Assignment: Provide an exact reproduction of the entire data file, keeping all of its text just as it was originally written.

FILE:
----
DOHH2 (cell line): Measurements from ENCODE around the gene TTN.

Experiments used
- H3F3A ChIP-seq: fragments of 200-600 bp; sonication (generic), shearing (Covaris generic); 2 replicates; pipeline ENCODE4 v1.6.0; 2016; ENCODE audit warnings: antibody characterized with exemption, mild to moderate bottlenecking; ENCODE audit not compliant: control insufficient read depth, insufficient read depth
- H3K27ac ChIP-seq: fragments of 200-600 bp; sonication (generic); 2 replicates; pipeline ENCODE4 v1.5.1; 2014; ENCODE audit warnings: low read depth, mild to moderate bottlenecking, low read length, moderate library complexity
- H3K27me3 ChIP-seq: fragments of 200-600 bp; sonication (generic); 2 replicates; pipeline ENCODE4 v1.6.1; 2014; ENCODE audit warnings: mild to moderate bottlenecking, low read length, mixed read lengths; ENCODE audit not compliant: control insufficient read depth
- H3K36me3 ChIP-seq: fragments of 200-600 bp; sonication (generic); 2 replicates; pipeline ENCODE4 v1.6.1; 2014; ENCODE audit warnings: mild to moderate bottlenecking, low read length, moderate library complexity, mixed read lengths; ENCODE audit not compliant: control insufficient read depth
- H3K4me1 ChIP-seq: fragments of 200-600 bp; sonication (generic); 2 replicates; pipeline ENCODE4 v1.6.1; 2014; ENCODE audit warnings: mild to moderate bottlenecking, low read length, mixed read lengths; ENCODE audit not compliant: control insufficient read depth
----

DOHH2 (cell line): Measurements from ENCODE around the gene TTN.

Experiments used
- H3F3A ChIP-seq: fragments of 200-600 bp; sonication (generic), shearing (Covaris generic); 2 replicates; pipeline ENCODE4 v1.6.0; 2016; ENCODE audit warnings: antibody characterized with exemption, mild to moderate bottlenecking; ENCODE audit not compliant: control insufficient read depth, insufficient read depth
- H3K27ac ChIP-seq: fragments of 200-600 bp; sonication (generic); 2 replicates; pipeline ENCODE4 v1.5.1; 2014; ENCODE audit warnings: low read depth, mild to moderate bottlenecking, low read length, moderate library complexity
- H3K27me3 ChIP-seq: fragments of 200-600 bp; sonication (generic); 2 replicates; pipeline ENCODE4 v1.6.1; 2014; ENCODE audit warnings: mild to moderate bottlenecking, low read length, mixed read lengths; ENCODE audit not compliant: control insufficient read depth
- H3K36me3 ChIP-seq: fragments of 200-600 bp; sonication (generic); 2 replicates; pipeline ENCODE4 v1.6.1; 2014; ENCODE audit warnings: mild to moderate bottlenecking, low read length, moderate library complexity, mixed read lengths; ENCODE audit not compliant: control insufficient read depth
- H3K4me1 ChIP-seq: fragments of 200-600 bp; sonication (generic); 2 replicates; pipeline ENCODE4 v1.6.1; 2014; ENCODE audit warnings: mild to moderate bottlenecking, low read length, mixed read lengths; ENCODE audit not compliant: control insufficient read depth